LOGISTICS: Asia-South America container rates surge as rates on other trade lanes plummet

Adam Yanelli


HOUSTON (ICIS)–Costs for shipping containers from Asia to South America are soaring while rates are plummeting along the other major trade lanes and Maersk will resume transits through the Panama Canal after administrators said they expect to be back to normal in 2025, highlighting this week’s logistics roundup.

Rates for shipping containers from Asia to the US and Europe continue to fall, but rates from Asia to South America are spiking, according to data from ocean and freight rate analytics firm Xeneta and as shown below.

Market participants said space along the Asia-South America route has tightened as China is exporting a lot of electric vehicles (EVs) to Brazil.

A market participant told ICIS that Chinese automaker BYD has booked more than 10,000 containers to ship EVs to Brazil in April.

Autos are typically transported using roll-on, roll-off (RoRo) ships that are designed to carry wheeled cargo.

But the surge in EV imports from China has taken up most of the RoRo capacity, forcing China to send autos in containers, which is more expensive.

A 20-foot shipping container can hold one or two vehicles, and a 40-foot container can hold up to four standard-sized cars, according to IncoDocs, a shipping solutions provider.

Rates from east Asia and China to both US coasts continue to fall, along with rates from Asia to Europe, as shown in the following charts.

Asia-US rates from online freight shipping marketplace and platform provider Freightos were largely steady this week, suggesting to the company’s head of research that rates might be nearing a floor.

Judah Levine, head of research at Freightos, said if diversions continue into the Q3 peak season months, shippers can expect rates to increase relative to this floor.

Global shippers are watching the situation in the Gulf of Hormuz after Iran’s Revolutionary Guard Corps (IRGC) seized a container ship operated by Mediterranean Shipping Co (MSC) near the Strait.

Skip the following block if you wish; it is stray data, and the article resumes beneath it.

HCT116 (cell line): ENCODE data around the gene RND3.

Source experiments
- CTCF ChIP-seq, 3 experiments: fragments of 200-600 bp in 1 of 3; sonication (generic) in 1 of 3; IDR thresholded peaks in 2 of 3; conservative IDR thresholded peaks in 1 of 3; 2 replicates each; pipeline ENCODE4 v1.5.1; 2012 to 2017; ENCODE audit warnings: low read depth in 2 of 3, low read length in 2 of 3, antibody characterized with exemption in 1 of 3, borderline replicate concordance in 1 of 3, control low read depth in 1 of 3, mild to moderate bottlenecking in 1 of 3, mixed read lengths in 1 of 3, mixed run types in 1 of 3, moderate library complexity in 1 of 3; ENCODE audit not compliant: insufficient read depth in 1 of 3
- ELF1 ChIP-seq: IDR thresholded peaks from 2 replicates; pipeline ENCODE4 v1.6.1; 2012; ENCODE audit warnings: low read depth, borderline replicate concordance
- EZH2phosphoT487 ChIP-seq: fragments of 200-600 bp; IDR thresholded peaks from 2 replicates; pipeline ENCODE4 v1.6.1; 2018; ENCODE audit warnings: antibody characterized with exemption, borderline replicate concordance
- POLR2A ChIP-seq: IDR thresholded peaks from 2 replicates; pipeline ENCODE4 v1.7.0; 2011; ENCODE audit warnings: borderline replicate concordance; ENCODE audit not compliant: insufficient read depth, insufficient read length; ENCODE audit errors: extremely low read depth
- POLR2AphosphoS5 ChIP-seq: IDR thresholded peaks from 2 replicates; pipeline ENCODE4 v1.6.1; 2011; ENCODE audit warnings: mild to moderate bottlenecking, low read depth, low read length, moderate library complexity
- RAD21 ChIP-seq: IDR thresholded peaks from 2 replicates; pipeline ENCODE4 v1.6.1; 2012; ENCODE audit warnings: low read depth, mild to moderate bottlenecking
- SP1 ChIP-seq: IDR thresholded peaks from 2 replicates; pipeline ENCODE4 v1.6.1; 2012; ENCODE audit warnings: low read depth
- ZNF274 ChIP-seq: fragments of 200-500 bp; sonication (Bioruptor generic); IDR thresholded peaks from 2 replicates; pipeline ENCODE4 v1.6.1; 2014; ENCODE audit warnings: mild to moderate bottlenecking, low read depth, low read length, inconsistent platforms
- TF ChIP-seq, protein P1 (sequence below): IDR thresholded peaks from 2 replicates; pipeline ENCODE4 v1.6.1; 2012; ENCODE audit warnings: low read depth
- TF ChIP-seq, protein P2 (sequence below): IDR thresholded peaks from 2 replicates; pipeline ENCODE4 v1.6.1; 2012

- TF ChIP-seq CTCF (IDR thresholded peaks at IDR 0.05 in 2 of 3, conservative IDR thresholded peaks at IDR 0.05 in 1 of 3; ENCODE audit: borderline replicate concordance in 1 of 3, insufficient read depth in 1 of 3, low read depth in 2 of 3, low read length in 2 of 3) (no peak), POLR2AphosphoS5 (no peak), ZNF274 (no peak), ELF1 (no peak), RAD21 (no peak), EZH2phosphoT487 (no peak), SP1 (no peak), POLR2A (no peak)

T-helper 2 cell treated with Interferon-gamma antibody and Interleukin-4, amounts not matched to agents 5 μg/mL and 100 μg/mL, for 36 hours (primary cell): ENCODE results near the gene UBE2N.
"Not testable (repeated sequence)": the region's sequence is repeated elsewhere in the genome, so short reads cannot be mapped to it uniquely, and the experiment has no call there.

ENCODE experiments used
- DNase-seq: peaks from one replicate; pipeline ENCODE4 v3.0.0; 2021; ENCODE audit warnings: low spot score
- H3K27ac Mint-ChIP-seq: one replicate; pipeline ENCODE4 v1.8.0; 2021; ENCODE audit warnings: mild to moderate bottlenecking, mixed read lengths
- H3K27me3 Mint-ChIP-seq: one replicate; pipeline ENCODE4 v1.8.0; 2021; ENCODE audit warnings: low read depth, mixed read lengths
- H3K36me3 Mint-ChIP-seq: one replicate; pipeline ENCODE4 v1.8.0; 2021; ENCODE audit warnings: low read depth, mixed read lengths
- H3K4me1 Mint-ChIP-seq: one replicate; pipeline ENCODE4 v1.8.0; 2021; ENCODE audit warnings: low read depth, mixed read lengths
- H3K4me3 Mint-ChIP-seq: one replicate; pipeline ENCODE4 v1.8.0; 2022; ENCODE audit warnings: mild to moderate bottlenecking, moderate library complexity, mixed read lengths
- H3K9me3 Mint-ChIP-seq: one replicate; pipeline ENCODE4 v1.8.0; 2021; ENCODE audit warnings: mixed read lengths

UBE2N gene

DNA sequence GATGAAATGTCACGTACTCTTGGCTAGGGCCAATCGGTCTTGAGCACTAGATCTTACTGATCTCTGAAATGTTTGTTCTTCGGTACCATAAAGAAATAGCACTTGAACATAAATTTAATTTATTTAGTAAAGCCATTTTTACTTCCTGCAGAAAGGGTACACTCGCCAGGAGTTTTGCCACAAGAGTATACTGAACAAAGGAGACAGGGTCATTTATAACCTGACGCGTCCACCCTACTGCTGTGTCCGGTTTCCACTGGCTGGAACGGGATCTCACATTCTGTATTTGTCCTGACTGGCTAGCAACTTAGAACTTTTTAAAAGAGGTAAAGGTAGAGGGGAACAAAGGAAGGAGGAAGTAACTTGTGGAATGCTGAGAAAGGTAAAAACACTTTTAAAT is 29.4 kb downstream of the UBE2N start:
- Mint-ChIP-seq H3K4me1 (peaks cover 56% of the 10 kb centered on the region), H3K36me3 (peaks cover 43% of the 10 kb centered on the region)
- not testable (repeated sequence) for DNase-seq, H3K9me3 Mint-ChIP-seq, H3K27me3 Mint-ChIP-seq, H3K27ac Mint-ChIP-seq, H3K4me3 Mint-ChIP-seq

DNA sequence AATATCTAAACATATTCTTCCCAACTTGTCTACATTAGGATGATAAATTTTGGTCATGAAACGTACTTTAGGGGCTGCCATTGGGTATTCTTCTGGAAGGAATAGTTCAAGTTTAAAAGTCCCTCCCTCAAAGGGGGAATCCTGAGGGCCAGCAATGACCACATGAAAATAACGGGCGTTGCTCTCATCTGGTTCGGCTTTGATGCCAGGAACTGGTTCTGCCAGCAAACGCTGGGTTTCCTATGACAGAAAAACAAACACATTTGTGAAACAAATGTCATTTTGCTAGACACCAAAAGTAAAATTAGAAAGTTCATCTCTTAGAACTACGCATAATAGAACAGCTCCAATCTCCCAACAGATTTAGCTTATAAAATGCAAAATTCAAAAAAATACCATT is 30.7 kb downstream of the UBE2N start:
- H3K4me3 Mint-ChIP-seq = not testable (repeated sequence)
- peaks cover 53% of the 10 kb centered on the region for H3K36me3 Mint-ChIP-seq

“If attacks like this one continue, broaden, or Iran moves to completely close the strait, Middle East container flows would feel the strongest impact,” Levine said.

A closure would see ports in Kuwait, Iraq and most of the United Arab Emirates (UAE) become inaccessible.

Saudi Arabia, with access to their Red Sea port access already challenged, would see their Gulf port access cut off as well.

“These disruptions would also impact container hubs in India some of which are part of services that connect south Asia and the Middle East,” Levine said.

Container ships and costs for shipping containers are relevant to the chemical industry because while most chemicals are liquids and are shipped in tankers, container ships transport polymers, such as polyethylene (PE) and polypropylene (PP), which are shipped in pellets.

They also transport liquid chemicals in isotanks.

The Unified Command (UC) continues to remove containers from the Dali and clear wreckage from the collapsed bridge at the entrance to the Port of Baltimore.

The US Army Corps of Engineers (USACE) expects to open a limited access channel 280 feet wide and 35 feet deep by the end of April, and are aiming to reopen the permanent, 700-foot-wide by 50-foot-deep federal navigation channel by the end of May, restoring port access to normal capacity.

Source: Key Bridge Response 2024

US chemical tanker freight rates assessed by ICIS were stable to lower this week with rates for parcels from the US Gulf (USG) to Rotterdam and the USG to Brazil unchanged.

However, rates from the USG to Asia ticked lower and all other trade lanes held steady.

On this route, there is no shortage of glycol enquiries.

From the USG to Rotterdam, there are bits of part cargo space still available for April.

Most of the outsiders’ vessels that were on berth have already sailed, and only the regulars remain at this time as they push tonnage availability.

Freight rates are now expected to remain steady for the time being.

Wait times for non-booked vessels ready for transit edged higher for northbound vessels and were unchanged for southbound vessels this week, according to the Panama Canal Authority (PCA) vessel tracker and as shown in the following image.

Wait times last week were 0.9 days for northbound traffic.

The Panama Canal Authority (PCA) said current forecasts indicate that steady rainfall will arrive later this month and continue during the rainy season, which would allow the PCA to gradually ease transit restrictions and traffic could return to normal by 2025.

Global container shipping major Maersk said it will resume Panama Canal transits for its OC1 service beginning 10 May, ending its “two-loop” setup it established in January because of transit restrictions brought on by a persistent drought.

Please see the Logistics: Impact on chemicals and energy topic page

Additional reporting by Bruno Menini and Kevin Callahan


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